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1880 census of Farmer Township, Wabaunsee County, Kansas

1880 census of Farmer Township, Wabaunsee County, Kansas
Creator: United States. Census Office. 10th census, 1880
Date: June 1, 1880 through June 2, 1880
This excerpt of a census schedule provides details--including the name, age, race, and occupation--of settlers in Farmer Township in Wabaunsee County, Kansas. The county included a black population (B=Black) who had settled there in 1879 with the help of the Freedmen's Relief Association.


1880 census of Nicodemus Township, Graham County, Kansas

1880 census of Nicodemus Township, Graham County, Kansas
Creator: United States. Census Office. 10th census, 1880
Date: June 8, 1880 through June 23, 1880
This census schedule provides details--including the name, age, race, and occupation--of both white and black settlers in Nicodemus Township in Graham County, Kansas. This township had been settled by Exodusters in 1877 along the south fork of the Solomon River. Today, the town of Nicodemus is the only surviving Exoduster settlement west of the Mississippi River.


1880 census of Rock Creek Township, Wabaunsee County, Kansas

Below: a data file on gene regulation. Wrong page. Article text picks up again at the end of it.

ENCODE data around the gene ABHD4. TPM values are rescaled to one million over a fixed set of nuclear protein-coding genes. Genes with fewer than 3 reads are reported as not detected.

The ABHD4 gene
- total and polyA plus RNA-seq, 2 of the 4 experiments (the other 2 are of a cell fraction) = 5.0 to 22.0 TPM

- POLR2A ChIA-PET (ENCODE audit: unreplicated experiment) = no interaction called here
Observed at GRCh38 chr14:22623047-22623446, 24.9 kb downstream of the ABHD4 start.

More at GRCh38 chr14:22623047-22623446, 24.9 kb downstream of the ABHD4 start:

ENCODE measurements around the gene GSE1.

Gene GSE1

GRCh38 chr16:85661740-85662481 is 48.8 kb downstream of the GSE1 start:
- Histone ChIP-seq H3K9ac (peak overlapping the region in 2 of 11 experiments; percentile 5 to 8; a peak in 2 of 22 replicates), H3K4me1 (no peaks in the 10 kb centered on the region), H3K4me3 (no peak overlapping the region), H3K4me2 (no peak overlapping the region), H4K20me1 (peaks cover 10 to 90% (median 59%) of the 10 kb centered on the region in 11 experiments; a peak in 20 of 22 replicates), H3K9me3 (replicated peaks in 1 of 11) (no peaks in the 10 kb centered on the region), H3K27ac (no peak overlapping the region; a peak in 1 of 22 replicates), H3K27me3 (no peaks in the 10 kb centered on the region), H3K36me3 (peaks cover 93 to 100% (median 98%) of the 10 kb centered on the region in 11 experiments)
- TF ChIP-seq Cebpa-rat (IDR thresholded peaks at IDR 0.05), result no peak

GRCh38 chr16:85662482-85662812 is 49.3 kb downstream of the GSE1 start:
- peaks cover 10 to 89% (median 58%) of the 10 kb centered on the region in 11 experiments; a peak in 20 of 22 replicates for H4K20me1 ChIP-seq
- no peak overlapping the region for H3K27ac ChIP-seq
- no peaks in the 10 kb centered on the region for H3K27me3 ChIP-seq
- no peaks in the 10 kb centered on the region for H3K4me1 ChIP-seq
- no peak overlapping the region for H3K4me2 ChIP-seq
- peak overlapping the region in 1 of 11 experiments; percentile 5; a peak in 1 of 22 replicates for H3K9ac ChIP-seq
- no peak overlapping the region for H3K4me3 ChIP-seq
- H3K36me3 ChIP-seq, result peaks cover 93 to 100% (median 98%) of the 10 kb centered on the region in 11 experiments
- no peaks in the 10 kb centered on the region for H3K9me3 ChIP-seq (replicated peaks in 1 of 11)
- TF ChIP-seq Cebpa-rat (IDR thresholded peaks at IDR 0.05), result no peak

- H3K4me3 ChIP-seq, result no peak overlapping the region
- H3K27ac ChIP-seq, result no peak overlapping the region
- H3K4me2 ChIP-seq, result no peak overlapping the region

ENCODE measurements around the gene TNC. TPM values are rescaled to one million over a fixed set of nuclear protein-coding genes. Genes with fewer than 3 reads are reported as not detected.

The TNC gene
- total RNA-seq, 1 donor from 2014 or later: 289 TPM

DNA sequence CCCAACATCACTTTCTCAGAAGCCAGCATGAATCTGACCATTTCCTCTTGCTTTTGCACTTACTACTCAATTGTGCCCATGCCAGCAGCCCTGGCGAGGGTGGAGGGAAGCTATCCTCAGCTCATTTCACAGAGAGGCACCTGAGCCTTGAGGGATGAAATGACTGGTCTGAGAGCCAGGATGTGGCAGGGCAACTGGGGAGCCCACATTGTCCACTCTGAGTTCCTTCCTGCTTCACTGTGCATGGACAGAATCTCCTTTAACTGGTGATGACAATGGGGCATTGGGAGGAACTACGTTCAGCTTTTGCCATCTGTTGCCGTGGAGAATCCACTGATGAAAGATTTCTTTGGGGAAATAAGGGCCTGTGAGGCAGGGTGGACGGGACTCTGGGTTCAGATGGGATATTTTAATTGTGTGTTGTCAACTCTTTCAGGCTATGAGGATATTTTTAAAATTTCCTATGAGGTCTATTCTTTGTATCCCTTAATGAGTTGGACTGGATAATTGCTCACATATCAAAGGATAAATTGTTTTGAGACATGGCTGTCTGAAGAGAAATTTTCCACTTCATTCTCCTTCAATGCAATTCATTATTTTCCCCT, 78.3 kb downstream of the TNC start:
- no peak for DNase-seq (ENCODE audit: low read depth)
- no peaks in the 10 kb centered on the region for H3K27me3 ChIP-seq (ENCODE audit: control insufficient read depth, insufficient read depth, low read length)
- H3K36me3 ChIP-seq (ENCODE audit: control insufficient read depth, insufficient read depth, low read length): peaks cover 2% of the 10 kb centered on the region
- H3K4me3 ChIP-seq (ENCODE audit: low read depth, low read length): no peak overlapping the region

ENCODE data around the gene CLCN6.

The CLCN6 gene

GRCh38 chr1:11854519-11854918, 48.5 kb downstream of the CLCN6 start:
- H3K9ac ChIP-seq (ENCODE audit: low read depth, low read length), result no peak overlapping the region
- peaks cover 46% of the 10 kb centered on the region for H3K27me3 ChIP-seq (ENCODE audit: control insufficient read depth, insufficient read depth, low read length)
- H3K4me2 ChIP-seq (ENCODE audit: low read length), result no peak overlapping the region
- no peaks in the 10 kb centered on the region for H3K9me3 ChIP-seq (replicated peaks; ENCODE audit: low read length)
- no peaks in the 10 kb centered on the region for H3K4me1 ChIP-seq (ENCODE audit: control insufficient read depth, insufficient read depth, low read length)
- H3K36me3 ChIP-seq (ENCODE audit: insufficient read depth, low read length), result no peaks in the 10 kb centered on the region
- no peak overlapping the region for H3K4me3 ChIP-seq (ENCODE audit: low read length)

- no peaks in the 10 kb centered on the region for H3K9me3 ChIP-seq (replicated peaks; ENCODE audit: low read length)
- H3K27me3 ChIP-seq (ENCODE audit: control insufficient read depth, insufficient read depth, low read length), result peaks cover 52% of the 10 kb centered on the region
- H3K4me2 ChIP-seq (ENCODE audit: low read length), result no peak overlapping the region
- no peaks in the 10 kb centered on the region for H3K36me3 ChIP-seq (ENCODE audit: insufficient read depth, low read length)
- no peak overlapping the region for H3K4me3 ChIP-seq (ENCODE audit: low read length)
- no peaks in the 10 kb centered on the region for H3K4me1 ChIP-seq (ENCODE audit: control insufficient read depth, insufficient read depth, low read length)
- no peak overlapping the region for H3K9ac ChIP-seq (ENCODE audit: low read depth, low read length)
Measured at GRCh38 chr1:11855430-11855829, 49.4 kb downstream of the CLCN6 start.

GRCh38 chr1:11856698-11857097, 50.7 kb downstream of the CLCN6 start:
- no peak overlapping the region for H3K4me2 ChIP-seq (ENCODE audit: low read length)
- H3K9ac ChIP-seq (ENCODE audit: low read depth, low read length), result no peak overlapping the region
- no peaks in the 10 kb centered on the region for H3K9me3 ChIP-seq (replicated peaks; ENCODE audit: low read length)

1880 census of Rock Creek Township, Wabaunsee County, Kansas
Creator: United States. Census Office. 10th census, 1880
Date: June 11, 1880
This excerpt of a census schedule provides details--including the name, age, race, and occupation--of settlers in Rock Creek Township in Wabaunsee County, Kansas. The county included a black population (B=Black) who had settled there in 1879 with the help of the Freedmen's Relief Association.


A. Finch to Thaddeus Hyatt

A. Finch to Thaddeus Hyatt
Creator: Finch, H.
Date: December 22, 1856
This letter, written from Osawatomie by A. Finch to Thaddeus Hyatt, chairman of the National Kansas Committee, provided general information about the inhabitants of Osawatomie and neighboring areas. It included a list of about half of the settlers residing in Osawatomie at this time, including the four pro-slavery voters. Mr. Finch went into detail about the most fertile areas that would be excellent sites for free state settlements, and about the economic conditions and financial needs of the settlers.


A. H. Reeder to Franklin Crane

A. H. Reeder to Franklin Crane
Creator: Reeder, Andrew H. (Andrew Horatio), 1807-1864
Date: November 28, 1859
Andrew Reeder, former governor of Kansas Territory, wrote from Easton, Pennsylvania to Dr. Franklin Crane of Topeka. The letter discussed business interests in Kansas Territory and prospects for its admission to the union. Reeder also suggested it might be beneficial to replace place names, which had been established by the bogus legislature, that had pro-slavery connections.


A. Pierse to Eli Thayer

A. Pierse to Eli Thayer
Creator: Pierse, A.
Date: March 31, 1857